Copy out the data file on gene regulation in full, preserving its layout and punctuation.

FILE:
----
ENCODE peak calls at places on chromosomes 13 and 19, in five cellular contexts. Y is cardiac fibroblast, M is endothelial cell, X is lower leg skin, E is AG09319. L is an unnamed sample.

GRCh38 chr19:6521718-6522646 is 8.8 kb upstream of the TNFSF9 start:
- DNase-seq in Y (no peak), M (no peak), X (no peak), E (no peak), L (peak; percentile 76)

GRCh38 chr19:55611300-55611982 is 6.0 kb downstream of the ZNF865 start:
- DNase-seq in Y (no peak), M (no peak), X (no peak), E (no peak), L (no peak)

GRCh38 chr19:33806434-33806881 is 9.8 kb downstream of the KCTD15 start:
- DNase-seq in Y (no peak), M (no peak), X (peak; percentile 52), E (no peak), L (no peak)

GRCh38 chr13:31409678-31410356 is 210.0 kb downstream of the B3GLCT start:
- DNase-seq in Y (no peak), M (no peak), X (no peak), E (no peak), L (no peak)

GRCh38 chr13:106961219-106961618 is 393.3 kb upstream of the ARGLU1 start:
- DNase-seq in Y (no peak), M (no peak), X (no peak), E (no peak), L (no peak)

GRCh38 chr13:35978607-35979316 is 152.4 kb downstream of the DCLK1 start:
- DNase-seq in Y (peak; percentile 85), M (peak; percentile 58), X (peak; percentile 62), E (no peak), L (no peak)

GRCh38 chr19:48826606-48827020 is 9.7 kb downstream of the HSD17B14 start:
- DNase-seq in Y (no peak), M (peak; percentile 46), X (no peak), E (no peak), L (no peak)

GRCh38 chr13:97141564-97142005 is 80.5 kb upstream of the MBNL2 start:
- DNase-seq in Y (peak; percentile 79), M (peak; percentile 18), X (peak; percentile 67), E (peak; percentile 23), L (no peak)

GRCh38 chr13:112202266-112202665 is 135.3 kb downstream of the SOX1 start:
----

ENCODE peak calls at places on chromosomes 13 and 19, in five cellular contexts. Y is cardiac fibroblast, M is endothelial cell, X is lower leg skin, E is AG09319. L is an unnamed sample.

GRCh38 chr19:6521718-6522646 is 8.8 kb upstream of the TNFSF9 start:
- DNase-seq in Y (no peak), M (no peak), X (no peak), E (no peak), L (peak; percentile 76)

GRCh38 chr19:55611300-55611982 is 6.0 kb downstream of the ZNF865 start:
- DNase-seq in Y (no peak), M (no peak), X (no peak), E (no peak), L (no peak)

GRCh38 chr19:33806434-33806881 is 9.8 kb downstream of the KCTD15 start:
- DNase-seq in Y (no peak), M (no peak), X (peak; percentile 52), E (no peak), L (no peak)

GRCh38 chr13:31409678-31410356 is 210.0 kb downstream of the B3GLCT start:
- DNase-seq in Y (no peak), M (no peak), X (no peak), E (no peak), L (no peak)

GRCh38 chr13:106961219-106961618 is 393.3 kb upstream of the ARGLU1 start:
- DNase-seq in Y (no peak), M (no peak), X (no peak), E (no peak), L (no peak)

GRCh38 chr13:35978607-35979316 is 152.4 kb downstream of the DCLK1 start:
- DNase-seq in Y (peak; percentile 85), M (peak; percentile 58), X (peak; percentile 62), E (no peak), L (no peak)

GRCh38 chr19:48826606-48827020 is 9.7 kb downstream of the HSD17B14 start:
- DNase-seq in Y (no peak), M (peak; percentile 46), X (no peak), E (no peak), L (no peak)

GRCh38 chr13:97141564-97142005 is 80.5 kb upstream of the MBNL2 start:
- DNase-seq in Y (peak; percentile 79), M (peak; percentile 18), X (peak; percentile 67), E (peak; percentile 23), L (no peak)

GRCh38 chr13:112202266-112202665 is 135.3 kb downstream of the SOX1 start: